They say Simon Mannering has a vintage Holden stashed away somewhere – one of the big, old Kingswood V8s you could quite easily drive unscathed through a brick wall.
Mannering himself could do much the same thing. The restored Kingswood is Australian but quintessentially New Zealand as well; just as the NRL is indisputably Australian but now heavily populated by New Zealand-born players.
In the beginning they built Holdens to survive the viciously potholed and destructive roads of rural Australia, not to mention the odd reckoning with a roo. Mannering was designed with the same level of indestructibility in his DNA.
It's hard to express the reasons so many people admire Mannering but his similarity to that vintage Holden is a good place to start. Note: an old Holden.
Professional sportspeople, like English Premier League footballers, for example are renowned for turning up to training in their pink Bentleys, sporting the latest haircut which looks like the barber knocked off early.
Mannering is a throwback. There's no discernible ego. No need for a pink Bentley. In fact, no need for any "look at me" stuff at all. When he was back home in Motueka, he'd cover up his name on his Warriors car. None of that fame stuff.
Ego is often needed in professional sport; it is part of the motivational drive – ego can lend extra urgency to the day-in, day-out grind of pro sport.
But in the days leading up to his 300th NRL match (all of them for the Warriors), you saw the measure of the man. He regarded the big mural painted in his honour at Mt Smart with a mix of pleasure, embarrassment and horror. Efforts by TV crews to use it as a backdrop failed when Mannering declined to be filmed there.
There was a large feature "Mannering 300" displayed on the ground. Warriors insiders say when Mannering saw it, he shook his head sadly and proceeded quickly in the opposite direction.
Self-effacing? You bet. He famously didn't tell his mum he was having his NRL debut in 2005. He didn't want a fuss.
Anyone who has played any of the oval ball codes knows there is a guy like Mannering in most teams. And that guy is quietly adored. He isn't the flashy runner or the gun goalkicker or the brute enforcer. He's the guy who does the work.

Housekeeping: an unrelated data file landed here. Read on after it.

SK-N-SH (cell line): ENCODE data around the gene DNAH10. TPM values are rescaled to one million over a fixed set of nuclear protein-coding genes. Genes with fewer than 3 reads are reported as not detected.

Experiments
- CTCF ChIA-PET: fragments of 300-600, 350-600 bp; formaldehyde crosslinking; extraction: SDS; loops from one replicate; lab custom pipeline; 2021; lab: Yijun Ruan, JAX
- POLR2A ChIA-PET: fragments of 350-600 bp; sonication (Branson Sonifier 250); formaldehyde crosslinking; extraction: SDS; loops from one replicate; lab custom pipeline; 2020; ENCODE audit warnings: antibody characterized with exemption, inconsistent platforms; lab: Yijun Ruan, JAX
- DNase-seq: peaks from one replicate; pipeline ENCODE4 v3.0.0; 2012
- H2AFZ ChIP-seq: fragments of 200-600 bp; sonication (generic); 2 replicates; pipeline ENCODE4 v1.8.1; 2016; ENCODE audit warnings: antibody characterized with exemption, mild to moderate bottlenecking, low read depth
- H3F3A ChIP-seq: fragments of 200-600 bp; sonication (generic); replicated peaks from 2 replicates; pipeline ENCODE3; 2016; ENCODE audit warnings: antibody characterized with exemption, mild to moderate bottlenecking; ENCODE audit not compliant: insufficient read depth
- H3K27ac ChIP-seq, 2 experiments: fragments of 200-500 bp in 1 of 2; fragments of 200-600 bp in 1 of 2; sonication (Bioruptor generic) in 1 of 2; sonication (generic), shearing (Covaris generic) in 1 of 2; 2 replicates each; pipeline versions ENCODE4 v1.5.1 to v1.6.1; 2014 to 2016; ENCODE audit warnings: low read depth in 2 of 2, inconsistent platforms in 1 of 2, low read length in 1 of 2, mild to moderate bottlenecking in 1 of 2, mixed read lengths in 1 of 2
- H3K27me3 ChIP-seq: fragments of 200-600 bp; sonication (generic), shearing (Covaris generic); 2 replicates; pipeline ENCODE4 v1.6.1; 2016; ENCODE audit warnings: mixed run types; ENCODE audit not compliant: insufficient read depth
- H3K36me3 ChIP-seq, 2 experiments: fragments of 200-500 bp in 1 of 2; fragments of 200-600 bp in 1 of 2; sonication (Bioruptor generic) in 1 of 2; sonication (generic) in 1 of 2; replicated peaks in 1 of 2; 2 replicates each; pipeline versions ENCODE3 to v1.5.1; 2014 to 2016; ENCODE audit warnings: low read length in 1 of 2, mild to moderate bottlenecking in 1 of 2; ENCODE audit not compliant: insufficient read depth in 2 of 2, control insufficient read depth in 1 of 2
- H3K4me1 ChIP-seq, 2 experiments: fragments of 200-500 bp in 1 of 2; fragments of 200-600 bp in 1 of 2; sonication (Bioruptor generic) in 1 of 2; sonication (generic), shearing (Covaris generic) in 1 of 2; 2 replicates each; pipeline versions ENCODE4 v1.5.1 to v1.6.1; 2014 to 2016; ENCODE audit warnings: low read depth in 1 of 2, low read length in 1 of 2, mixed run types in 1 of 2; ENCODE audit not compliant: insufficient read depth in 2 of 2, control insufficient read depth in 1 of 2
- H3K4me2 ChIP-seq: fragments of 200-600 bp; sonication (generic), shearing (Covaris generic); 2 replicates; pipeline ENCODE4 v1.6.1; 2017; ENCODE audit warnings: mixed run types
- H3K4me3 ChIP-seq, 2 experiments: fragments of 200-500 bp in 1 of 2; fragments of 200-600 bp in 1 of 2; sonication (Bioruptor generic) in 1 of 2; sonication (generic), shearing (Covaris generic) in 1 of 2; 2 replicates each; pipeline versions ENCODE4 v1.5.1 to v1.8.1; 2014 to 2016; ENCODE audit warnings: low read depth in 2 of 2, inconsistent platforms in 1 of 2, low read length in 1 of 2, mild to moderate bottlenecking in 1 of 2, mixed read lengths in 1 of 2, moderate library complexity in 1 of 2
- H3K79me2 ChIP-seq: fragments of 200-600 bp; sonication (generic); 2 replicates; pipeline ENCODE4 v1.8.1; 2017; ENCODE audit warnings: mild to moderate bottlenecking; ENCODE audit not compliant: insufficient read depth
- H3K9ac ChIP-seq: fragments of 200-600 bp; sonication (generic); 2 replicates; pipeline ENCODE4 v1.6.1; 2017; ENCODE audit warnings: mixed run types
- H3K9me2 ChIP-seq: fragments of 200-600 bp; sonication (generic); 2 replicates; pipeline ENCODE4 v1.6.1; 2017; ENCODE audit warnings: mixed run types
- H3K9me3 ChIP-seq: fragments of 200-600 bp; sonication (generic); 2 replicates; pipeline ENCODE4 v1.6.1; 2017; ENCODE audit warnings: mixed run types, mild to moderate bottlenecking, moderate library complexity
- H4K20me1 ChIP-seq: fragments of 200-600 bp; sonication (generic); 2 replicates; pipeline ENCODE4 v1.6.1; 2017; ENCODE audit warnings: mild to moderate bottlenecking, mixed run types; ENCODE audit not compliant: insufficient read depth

He's the one other players want to see on the team sheet first. They know he'll pull off thousands (literally) of tackles; missing one is as rare as a Mike Hosking column praising Jacinda Arden. They know he will shunt the ball up and he won't lose it in the tackle or push the silly pass. He is ultra-reliable, ultra-consistent, ultra-loyal and deadly determined.
He has a Richie McCaw-Brodie Retallick-type engine but he's no one-trick pony. Look at recent Warriors matches; Mannering is often at first receiver, doing soft-hands stuff to work Shaun Johnson or Blake Green some space.
He and players like him are the heart, lungs and spine of any football team. He'd just never tell you that.
Those amazing stats published the other day tell some of the story. Before Friday night, he'd scored 63 tries, made 9610 tackles and 28,725 total running metres in his career, playing in 141 wins, 156 defeats and three draws.
What they don't tell you is how, relatively late in his career, the Warriors swapped him from second row to loose forward – meaning even more work.
In his last two seasons as a second rower, he made over 700 tackles. In 2015, as a back rower, that went up to 1084, then 1041 in 2016 and a (by his high standards) lighter season last year (986).
He made his way to 300 games faster than many of the other NRL triple centurions; many took 15 years or so compared to Mannering's 13-and-a-half… and that included six seasons when the Warriors miserably failed to make the playoffs.
Part of the reason was that he was rarely injured…that we knew of. His teammates know he has a frightening pain threshold, playing in pain and with pain, with injuries that sideline others. He didn't tell you then and won't tell you now either.
Perhaps the best-known came in 2007 when a bleary Mannering was hauled from his sick bed to play against the Dragons, broke his hand, but played on, earning man of the match.
Oddly, he hasn't scored a try this season – for the first time in his career if he doesn't score in the Warriors' finals campaign.
When he ascended to the captaincy, he had a hard act to follow in likeable and outgoing Aussie Steve Price. But he brought his own Mannering-isms to the captaincy.
He never shirked the job, even when the Warriors had sunk to some truly low levels. He always fronted up for interviews, always with an honest assessment – even when it was clear that this week's defeat was just like last week's, when there weren't really any definitive answers and all he could say was the same as the previous week.
He brought the same honesty to his own decision to retire, a typically frank self-assessment when many other stars on the downward curve have to be told by others.
Soon it will be time to enjoy more of that lovingly restored Kingswood. Which doesn't have his name on the door.